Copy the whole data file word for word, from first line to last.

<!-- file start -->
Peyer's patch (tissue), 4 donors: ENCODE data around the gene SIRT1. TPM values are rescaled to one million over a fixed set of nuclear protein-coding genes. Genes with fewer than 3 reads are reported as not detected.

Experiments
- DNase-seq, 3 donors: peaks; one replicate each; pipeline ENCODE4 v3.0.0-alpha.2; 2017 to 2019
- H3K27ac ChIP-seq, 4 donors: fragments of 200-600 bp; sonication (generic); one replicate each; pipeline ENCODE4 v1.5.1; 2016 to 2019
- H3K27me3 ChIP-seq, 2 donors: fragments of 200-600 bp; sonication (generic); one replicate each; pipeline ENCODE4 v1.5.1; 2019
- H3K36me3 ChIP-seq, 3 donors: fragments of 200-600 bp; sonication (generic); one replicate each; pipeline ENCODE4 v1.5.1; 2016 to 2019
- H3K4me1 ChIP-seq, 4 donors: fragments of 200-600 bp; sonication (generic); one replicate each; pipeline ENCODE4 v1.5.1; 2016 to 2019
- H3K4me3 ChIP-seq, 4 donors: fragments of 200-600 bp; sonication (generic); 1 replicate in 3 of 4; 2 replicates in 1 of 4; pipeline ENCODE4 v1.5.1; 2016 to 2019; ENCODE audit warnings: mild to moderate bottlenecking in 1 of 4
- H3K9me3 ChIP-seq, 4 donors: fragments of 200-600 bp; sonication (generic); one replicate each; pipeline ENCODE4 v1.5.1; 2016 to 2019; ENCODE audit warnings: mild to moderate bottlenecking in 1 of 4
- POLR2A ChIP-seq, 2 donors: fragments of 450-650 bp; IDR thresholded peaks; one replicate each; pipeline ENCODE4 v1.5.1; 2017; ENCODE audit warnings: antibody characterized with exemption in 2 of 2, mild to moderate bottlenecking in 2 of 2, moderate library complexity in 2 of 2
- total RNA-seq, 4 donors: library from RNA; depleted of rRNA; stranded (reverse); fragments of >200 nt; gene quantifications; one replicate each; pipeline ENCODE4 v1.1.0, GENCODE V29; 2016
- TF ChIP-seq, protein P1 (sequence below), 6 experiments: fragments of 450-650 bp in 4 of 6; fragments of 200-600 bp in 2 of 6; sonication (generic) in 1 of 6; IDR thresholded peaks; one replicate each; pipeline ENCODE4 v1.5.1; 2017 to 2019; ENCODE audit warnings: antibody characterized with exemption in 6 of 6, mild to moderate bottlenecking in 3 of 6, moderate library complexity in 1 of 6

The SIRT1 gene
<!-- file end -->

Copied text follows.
Peyer's patch (tissue), 4 donors: ENCODE data around the gene SIRT1. TPM values are rescaled to one million over a fixed set of nuclear protein-coding genes. Genes with fewer than 3 reads are reported as not detected.

Experiments
- DNase-seq, 3 donors: peaks; one replicate each; pipeline ENCODE4 v3.0.0-alpha.2; 2017 to 2019
- H3K27ac ChIP-seq, 4 donors: fragments of 200-600 bp; sonication (generic); one replicate each; pipeline ENCODE4 v1.5.1; 2016 to 2019
- H3K27me3 ChIP-seq, 2 donors: fragments of 200-600 bp; sonication (generic); one replicate each; pipeline ENCODE4 v1.5.1; 2019
- H3K36me3 ChIP-seq, 3 donors: fragments of 200-600 bp; sonication (generic); one replicate each; pipeline ENCODE4 v1.5.1; 2016 to 2019
- H3K4me1 ChIP-seq, 4 donors: fragments of 200-600 bp; sonication (generic); one replicate each; pipeline ENCODE4 v1.5.1; 2016 to 2019
- H3K4me3 ChIP-seq, 4 donors: fragments of 200-600 bp; sonication (generic); 1 replicate in 3 of 4; 2 replicates in 1 of 4; pipeline ENCODE4 v1.5.1; 2016 to 2019; ENCODE audit warnings: mild to moderate bottlenecking in 1 of 4
- H3K9me3 ChIP-seq, 4 donors: fragments of 200-600 bp; sonication (generic); one replicate each; pipeline ENCODE4 v1.5.1; 2016 to 2019; ENCODE audit warnings: mild to moderate bottlenecking in 1 of 4
- POLR2A ChIP-seq, 2 donors: fragments of 450-650 bp; IDR thresholded peaks; one replicate each; pipeline ENCODE4 v1.5.1; 2017; ENCODE audit warnings: antibody characterized with exemption in 2 of 2, mild to moderate bottlenecking in 2 of 2, moderate library complexity in 2 of 2
- total RNA-seq, 4 donors: library from RNA; depleted of rRNA; stranded (reverse); fragments of >200 nt; gene quantifications; one replicate each; pipeline ENCODE4 v1.1.0, GENCODE V29; 2016
- TF ChIP-seq, protein P1 (sequence below), 6 experiments: fragments of 450-650 bp in 4 of 6; fragments of 200-600 bp in 2 of 6; sonication (generic) in 1 of 6; IDR thresholded peaks; one replicate each; pipeline ENCODE4 v1.5.1; 2017 to 2019; ENCODE audit warnings: antibody characterized with exemption in 6 of 6, mild to moderate bottlenecking in 3 of 6, moderate library complexity in 1 of 6

The SIRT1 gene